Boredom. A surprising number of people use drugs and alcohol to cope with boredom, rather than find activities, hobbies and other outlets for their pent up energy and frustrations.

Sex. For many addicts and alcoholics, their drug of choice has been an integral part of their sex lives.  Concerns about the impact of sobriety on inhibitions, performance, and the quality of the experience need to be resolved.

Self-worth. Guilt, shame, a lack of validation, rejection, are issues that can drive addiction in the hope that using will fill the mental void.

Trauma.  The deep “psychic” pain that comes with abuse, PTSD, and other forms of trauma become fertile ground for addiction.  Without resolution, these hurts often become the “justification” for using drugs and alcohol.

We must realize that addiction does not live in a vacuum.  It is fed by the events in life.  If the issues that have a powerful impact on our lives are not addressed, they become the constant “siren’s call” to use again.  Attempting to treat addiction in isolation is often a futile exercise.  Is it the “problem” or the “symptom?”  I suggest the answer doesn’t matter.  To find wellness the addicted person must deal with both the chicken and the egg.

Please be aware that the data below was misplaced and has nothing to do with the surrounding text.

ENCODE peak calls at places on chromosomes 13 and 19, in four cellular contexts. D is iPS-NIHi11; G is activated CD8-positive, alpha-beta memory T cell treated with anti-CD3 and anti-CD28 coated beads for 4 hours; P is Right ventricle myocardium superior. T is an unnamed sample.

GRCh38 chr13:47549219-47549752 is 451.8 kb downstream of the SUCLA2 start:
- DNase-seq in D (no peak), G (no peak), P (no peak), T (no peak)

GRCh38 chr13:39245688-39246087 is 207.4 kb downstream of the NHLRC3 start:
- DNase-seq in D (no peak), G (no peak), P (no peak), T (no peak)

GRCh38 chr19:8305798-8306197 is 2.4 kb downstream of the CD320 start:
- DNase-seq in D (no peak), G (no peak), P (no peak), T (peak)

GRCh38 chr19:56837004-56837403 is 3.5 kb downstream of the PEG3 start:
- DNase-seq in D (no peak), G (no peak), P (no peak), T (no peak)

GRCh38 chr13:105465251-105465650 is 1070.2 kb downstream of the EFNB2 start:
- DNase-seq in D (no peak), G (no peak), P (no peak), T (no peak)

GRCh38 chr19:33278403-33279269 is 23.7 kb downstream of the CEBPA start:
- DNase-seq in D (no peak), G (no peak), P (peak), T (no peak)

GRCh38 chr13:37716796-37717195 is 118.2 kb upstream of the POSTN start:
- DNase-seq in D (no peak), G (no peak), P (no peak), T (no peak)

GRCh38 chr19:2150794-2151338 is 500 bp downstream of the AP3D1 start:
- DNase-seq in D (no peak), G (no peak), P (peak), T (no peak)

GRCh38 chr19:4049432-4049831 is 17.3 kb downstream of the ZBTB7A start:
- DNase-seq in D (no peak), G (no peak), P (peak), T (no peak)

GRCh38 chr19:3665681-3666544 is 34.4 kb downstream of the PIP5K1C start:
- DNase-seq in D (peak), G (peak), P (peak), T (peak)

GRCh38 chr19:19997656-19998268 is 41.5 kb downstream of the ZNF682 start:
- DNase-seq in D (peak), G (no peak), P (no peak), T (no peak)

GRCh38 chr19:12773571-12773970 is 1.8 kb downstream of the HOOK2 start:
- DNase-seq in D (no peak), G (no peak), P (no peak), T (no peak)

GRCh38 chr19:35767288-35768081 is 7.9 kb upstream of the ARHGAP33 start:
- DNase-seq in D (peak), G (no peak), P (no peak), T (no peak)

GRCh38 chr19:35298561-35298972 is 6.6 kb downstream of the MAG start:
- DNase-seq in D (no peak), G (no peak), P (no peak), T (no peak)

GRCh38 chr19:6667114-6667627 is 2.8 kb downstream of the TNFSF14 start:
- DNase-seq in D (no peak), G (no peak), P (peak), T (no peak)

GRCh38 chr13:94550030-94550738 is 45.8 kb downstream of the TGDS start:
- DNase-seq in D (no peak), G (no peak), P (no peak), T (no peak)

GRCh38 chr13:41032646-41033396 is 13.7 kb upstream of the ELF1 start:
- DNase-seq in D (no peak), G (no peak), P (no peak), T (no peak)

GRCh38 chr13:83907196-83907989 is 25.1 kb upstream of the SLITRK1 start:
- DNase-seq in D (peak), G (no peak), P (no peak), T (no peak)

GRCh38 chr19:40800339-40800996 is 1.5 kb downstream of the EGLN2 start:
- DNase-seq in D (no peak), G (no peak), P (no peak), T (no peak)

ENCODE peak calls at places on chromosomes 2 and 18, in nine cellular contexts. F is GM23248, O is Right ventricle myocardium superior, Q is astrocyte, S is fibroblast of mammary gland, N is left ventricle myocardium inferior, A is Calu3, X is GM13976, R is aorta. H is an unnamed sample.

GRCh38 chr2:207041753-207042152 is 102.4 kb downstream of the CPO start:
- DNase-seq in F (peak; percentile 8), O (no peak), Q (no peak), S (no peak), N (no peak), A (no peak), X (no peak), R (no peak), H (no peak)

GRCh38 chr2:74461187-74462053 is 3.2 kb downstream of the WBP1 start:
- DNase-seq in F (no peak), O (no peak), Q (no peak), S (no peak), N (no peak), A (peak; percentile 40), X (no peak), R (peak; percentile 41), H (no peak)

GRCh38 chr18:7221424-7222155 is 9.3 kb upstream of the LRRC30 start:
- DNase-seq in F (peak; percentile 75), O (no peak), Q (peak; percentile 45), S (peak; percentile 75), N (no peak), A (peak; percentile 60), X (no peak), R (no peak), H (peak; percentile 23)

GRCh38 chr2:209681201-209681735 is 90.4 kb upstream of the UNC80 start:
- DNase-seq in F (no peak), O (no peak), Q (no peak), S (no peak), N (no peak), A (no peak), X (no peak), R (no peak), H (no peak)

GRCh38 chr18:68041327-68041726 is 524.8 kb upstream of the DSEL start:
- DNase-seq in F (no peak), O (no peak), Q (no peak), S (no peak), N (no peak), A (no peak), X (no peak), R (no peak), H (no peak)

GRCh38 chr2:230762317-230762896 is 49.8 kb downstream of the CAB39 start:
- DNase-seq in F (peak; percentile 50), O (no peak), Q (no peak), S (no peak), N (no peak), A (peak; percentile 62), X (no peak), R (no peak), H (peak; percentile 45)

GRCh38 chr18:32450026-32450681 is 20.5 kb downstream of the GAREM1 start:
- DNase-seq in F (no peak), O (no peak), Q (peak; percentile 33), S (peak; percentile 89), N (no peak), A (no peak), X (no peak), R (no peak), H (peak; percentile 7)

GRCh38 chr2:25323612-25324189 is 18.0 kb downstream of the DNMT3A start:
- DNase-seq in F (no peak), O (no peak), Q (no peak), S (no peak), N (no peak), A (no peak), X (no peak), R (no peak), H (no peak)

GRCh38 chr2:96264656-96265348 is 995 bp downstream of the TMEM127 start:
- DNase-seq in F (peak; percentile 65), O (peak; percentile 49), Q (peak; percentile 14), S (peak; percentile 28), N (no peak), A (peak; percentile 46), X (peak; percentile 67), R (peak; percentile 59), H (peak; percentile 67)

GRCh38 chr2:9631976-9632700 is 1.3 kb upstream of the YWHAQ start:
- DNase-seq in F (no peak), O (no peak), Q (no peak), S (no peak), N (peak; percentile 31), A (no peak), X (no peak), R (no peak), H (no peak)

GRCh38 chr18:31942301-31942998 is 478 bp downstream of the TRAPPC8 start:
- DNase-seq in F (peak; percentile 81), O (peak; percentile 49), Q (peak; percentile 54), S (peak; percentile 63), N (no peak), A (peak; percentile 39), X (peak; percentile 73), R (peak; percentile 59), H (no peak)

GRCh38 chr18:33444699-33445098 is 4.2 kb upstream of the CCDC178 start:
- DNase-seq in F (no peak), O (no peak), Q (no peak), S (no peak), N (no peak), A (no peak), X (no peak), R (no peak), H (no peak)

roadblockThere is no point in being less than honest.  Recovery is hard work.  It requires discipline and change – things that most of us resist, not just addicts and alcoholics.  To overcome addiction it is important to recognize that there is a battle taking place with a powerful, chronic disease.  It can be beaten, but let down your guard, and it will come storming back to destroy your life in countless ways.

When someone you know enters treatment and starts the journey to sobriety, it’s important to be supportive.  It is also necessary to be on guard for the times when their addiction tries to pull them back into using.  Addiction is good at lying, manipulating and tugging at your heartstrings.  So be alert, and ready to help the addict/alcoholic stand firm against the “voice” of their addiction.  Here are some of the ways in which the “stinking thinking” of addiction can lead to relapse.

This is too hard.

The early days of detox are not easy.  Even though medications are used to treat the pains, nausea, headaches and other symptoms, there can be some tough days.  The body is craving the lost drug, and it plays with the mind to get it back.  At St. Joseph Institute we have heard a thousand stories: “I’m just too homesick,” or “your programs not right for me” (even though they have not started their program), or “I shouldn’t be here because I’m not really an addict.”  Resist the instinct to rescue.  It is the drugs that are talking. After the first 3-5 days, life gets much better.

I’ve got it.